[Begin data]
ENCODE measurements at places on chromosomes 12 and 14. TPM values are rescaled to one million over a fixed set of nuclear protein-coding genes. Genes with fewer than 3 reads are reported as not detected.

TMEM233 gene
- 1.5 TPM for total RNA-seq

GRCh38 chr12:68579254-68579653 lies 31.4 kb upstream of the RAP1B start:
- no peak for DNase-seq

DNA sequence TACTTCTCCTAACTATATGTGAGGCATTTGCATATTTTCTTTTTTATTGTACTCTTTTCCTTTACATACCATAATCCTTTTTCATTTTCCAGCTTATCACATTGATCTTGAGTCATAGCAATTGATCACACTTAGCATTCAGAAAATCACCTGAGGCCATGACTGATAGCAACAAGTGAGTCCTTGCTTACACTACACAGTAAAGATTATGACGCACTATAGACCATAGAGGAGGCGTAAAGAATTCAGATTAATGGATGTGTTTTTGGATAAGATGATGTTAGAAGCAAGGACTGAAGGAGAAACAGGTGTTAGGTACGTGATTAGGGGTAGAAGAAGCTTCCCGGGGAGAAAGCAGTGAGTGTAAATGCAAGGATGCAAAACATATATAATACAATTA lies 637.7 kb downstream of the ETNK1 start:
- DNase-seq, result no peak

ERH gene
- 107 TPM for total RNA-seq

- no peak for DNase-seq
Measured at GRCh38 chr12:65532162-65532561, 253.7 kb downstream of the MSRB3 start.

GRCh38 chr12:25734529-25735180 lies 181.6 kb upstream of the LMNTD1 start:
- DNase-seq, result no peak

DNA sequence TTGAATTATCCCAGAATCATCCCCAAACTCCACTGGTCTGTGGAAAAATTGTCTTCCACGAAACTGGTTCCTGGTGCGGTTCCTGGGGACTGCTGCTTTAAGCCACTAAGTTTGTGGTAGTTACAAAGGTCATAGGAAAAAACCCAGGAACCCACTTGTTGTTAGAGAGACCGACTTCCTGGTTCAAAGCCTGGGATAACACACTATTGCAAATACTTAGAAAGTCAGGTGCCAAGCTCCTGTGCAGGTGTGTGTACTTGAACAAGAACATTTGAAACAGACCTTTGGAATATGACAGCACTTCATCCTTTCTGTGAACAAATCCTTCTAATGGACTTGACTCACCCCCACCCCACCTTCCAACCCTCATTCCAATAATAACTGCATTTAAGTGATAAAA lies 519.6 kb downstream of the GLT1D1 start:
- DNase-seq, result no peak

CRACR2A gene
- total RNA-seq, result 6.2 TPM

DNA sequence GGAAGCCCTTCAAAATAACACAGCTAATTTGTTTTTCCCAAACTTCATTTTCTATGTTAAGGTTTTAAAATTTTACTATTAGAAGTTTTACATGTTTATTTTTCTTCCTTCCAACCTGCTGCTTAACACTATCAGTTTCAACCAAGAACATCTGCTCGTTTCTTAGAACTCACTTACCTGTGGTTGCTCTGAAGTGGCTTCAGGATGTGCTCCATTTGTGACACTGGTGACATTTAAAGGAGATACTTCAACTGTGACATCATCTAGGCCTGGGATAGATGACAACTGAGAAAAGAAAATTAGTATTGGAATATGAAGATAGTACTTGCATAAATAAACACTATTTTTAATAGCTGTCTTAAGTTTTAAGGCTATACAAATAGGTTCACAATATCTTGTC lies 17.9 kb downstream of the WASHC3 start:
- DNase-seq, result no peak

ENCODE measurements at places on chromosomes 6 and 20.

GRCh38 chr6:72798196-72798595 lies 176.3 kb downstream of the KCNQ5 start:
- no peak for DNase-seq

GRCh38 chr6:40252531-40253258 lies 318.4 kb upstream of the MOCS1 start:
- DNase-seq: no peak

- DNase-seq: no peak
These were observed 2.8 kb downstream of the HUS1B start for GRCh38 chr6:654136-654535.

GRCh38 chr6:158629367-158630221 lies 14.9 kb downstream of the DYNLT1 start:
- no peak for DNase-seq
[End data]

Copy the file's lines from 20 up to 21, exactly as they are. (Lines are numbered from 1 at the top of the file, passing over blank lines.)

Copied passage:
ENCODE measurements at places on chromosomes 6 and 20.

GRCh38 chr6:72798196-72798595 lies 176.3 kb downstream of the KCNQ5 start: